Using a cast iron waffle iron on a stovetop, grill or open fire can be a bit of a challenge for a first-timer. But really, all it takes is a little practice. With these tips, you should be knee-deep in waffles in no time.
Cast Iron Waffle Making Tips
As with many modern conveniences, purists prefer the extra-crispy, thin waffles only cast iron can make and have banished their electric equivalent to the basement. If you want to get back to waffle basics, follow these tips.
- Start with a seasoned cast iron waffle pan. If your waffle iron has wooden handles, it cannot be seasoned in the oven and must be done on the stovetop.
- Have heavy pot holders or oven mitts at the ready because the handles will be extremely hot.
- Before pouring the first waffle, heat the iron for 10 minutes over medium heat (in the case of a gas stovetop, flames should not lick up around the sides of the iron). Flip the iron a few times during this process so both sides are evenly heated.
- If you have a non-contact infrared thermometer, point it at the waffle iron and if it registers 425 degrees F, the iron is ready.
- If you open the lid of the iron and it smokes a lot (a few wisps when you first open it are OK), then the iron is too hot. Remove it from the heat for a few minutes, reduce the flame and heat again.
- Based on the size of your iron, pour enough waffle batter so that it comes about 3/4 inch shy of the edges to allow for expansion. You might need to experiment with your model for the optimal amount of batter to use.
- Immediately close the lid, using oven mitts. Cook for about 1 minute. Using oven mitts, flip the iron and cook an additional 2 minutes. Open and remove the waffle with a fork. Based on the results of your first waffle, adjust the cooking time and heat. Let the waffle iron reheat before pouring the next waffle. Repeat with remaining batter.
- When finished cooking, remove waffle iron from heat and open the lid. While it is still warm, but not hot, clean it by wiping the interior and exterior with a dry paper towel or cloth. Use a sturdy pastry brush to whisk away any crumbs caught in the iron's grids. It shouldn't be necessary to use water but, if that's unavoidable, never soak the iron in water and dry immediately after washing.
- To protect the iron from rust-causing moisture, lightly rub a small amount of vegetable oil into its crevices and surface but not so much that it becomes sticky.
- Store the cleaned, cool and seasoned cast iron waffle iron in a cool, dry place away from moisture or rust-causing situations.
Simple Cast Iron Waffle Recipe
Waffles made in a cast iron pan are decidedly different from those made in a conventional or Belgian waffle maker. The former are thinner and crisper than those made in an electric maker.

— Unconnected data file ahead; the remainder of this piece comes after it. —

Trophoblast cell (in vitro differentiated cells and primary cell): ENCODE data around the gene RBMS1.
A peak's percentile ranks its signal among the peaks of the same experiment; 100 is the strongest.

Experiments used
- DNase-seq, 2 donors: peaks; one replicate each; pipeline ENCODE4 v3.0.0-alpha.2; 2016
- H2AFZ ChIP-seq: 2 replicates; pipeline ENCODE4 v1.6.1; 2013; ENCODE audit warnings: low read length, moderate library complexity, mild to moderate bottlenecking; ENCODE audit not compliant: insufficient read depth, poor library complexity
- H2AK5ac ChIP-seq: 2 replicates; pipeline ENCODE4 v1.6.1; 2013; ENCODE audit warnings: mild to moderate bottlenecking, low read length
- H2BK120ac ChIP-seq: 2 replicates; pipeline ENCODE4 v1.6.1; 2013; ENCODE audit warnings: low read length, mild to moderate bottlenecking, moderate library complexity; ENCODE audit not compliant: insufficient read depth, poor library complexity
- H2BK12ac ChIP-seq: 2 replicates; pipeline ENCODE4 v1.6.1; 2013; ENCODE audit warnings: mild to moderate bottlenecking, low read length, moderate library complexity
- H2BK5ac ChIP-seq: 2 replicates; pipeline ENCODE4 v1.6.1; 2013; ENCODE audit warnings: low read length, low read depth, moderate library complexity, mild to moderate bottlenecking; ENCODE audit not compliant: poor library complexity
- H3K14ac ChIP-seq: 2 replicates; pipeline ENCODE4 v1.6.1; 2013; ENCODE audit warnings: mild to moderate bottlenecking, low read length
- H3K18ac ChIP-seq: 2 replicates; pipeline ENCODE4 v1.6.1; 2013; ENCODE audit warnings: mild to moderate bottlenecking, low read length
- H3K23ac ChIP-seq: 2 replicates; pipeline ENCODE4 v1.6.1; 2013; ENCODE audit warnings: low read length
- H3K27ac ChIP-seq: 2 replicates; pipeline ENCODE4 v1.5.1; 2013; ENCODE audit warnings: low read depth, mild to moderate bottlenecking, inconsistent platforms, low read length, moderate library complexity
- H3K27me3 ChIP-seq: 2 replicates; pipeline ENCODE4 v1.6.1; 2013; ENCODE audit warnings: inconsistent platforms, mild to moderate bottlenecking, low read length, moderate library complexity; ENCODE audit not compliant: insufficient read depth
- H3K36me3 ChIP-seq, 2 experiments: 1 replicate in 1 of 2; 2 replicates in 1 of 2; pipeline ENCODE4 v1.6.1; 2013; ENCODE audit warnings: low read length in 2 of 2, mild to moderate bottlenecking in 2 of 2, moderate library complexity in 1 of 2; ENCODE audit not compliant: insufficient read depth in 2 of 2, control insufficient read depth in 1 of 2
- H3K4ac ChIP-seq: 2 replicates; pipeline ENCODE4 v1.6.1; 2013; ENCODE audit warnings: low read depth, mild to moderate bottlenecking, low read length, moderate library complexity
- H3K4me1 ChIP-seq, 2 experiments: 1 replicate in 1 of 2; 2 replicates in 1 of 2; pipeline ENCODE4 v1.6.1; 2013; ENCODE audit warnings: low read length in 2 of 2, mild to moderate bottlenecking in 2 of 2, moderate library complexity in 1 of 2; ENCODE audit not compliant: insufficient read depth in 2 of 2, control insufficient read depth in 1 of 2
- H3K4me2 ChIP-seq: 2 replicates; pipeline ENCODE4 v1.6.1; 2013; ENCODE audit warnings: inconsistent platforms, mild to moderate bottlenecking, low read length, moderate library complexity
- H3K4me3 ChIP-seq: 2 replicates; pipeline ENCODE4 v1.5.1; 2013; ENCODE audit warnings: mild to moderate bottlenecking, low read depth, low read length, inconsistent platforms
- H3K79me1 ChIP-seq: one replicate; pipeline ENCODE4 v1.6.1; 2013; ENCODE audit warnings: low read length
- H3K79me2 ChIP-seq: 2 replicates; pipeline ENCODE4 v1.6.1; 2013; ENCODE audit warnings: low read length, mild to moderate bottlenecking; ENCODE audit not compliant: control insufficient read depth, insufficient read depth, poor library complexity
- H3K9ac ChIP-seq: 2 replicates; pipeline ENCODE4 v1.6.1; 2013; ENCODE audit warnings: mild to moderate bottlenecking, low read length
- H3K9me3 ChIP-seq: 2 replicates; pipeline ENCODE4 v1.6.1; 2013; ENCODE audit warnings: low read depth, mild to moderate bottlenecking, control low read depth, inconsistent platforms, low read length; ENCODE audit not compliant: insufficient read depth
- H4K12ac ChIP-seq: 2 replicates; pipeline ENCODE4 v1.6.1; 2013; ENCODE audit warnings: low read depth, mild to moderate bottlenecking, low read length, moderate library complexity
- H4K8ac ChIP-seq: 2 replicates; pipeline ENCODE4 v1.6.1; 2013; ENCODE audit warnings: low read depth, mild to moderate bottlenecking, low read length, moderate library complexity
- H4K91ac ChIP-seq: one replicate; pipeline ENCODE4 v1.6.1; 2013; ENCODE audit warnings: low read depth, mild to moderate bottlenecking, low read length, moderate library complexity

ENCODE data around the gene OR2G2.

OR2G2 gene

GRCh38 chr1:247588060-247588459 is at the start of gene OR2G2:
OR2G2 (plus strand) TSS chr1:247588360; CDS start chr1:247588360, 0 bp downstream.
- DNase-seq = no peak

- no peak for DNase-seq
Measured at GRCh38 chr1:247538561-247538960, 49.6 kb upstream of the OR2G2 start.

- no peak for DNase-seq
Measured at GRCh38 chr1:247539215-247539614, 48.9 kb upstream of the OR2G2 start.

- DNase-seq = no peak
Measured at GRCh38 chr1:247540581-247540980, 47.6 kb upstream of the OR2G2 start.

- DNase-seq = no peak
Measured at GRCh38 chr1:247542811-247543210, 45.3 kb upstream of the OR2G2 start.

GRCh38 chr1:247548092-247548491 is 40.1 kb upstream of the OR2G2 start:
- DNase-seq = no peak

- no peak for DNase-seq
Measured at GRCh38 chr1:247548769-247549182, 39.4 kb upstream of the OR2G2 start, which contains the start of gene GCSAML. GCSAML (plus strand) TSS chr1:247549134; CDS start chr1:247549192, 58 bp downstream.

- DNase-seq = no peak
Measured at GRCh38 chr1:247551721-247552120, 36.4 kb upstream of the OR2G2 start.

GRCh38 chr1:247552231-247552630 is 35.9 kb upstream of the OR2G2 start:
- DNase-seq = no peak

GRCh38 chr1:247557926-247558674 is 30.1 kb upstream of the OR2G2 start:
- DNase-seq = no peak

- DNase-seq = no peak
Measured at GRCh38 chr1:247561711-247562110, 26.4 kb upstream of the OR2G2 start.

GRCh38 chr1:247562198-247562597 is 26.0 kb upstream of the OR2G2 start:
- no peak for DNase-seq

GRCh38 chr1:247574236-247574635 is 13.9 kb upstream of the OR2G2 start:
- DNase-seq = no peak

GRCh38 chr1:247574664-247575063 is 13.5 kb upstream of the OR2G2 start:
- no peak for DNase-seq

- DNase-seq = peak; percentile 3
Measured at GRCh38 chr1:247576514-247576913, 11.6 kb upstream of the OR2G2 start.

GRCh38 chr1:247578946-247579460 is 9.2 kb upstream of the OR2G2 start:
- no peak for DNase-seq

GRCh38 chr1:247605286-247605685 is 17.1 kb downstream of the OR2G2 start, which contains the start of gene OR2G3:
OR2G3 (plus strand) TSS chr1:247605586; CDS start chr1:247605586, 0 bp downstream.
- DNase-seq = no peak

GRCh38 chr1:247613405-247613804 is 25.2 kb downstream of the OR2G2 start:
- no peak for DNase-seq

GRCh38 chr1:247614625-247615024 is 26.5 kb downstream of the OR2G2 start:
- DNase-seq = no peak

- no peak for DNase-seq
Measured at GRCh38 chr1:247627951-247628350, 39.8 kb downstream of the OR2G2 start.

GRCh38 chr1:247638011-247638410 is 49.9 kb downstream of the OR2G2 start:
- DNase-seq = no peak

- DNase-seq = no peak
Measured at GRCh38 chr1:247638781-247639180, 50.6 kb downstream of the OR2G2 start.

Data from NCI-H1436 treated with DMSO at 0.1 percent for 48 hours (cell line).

Yield: 4 servings
- 2 large room-temperature eggs, separated
- 1 3/4 cups all-purpose flour or 2 cups cake flour
- 3 teaspoons baking powder
- 1/4 teaspoon salt
- 1 1/4 cups milk
- 2 tablespoons sugar
- 1 teaspoon vanilla
- 6 tablespoons melted, cooled butter
- In a medium bowl or stand mixer, beat egg whites until stiff. Set aside.
- In a separate small bowl, whisk together flour, baking powder and salt. Set aside.
- In a separate medium bowl, beat together egg yolks, milk, sugar, vanilla and butter until well incorporated.
- Gradually add reserved flour mixture, beating only until just combined. Do not overmix.
- Stir in 1/4 of the beaten egg whites to lighten the batter. Then, gently fold in remaining egg whites trying not to deflate the volume.
- Portion into a hot waffle iron until batter is within 3/4 inch of the edge to allow for expansion (see the note, below). Start with 1/4 cup batter, but this will take a little experimentation with your particular waffle iron. Close the lid. Cook for 1 minute. Flip the waffle iron and cook for 2 minutes. Remove cooked waffle with a fork.
- Let the waffle iron reheat and repeat with remaining batter. Adjust the cooking time based on the results of your first waffle. Serve warm with butter and syrup or fresh fruit and whipped cream.
Note: The iron should not be dragged across a glass or ceramic cooking surface because it might cause scratches. It should be lifted vertically before repositioning.
Benefits of Using a Cast Iron Waffle Maker
There are some real pluses to using a low-tech waffle maker. Consider these:
- Waffles made in a cast iron pan are thin and much crisper than conventional waffles, making them ideal for ice cream sandwiches and for those who like a crunchy texture.
- Cast iron waffles are lower in calories because, if the pan is seasoned properly, no additional fat is needed.
- Cast iron is not coated with harmful BPA plastics as many nonstick electric irons are, making cast iron waffles a safer eating choice.
- No electrical outlet? No problem. Cast iron pans can be used over a wood fire, on a grill, in an oven, and on any cooktop, including gas, electric, ceramic, glass and induction. Cast iron should not be used in a microwave.
Waffles Worth the Learning Curve
Using a cast iron waffle maker is easy as long as certain steps are followed. It takes a little getting used to, in terms of heating and cooking times, until the perfect waffle is achieved. In addition to a good recipe, patience and thick hot pads or oven mitts are essential for a tasty cast iron-made waffle that stays crisp under a deluge of syrup and butter.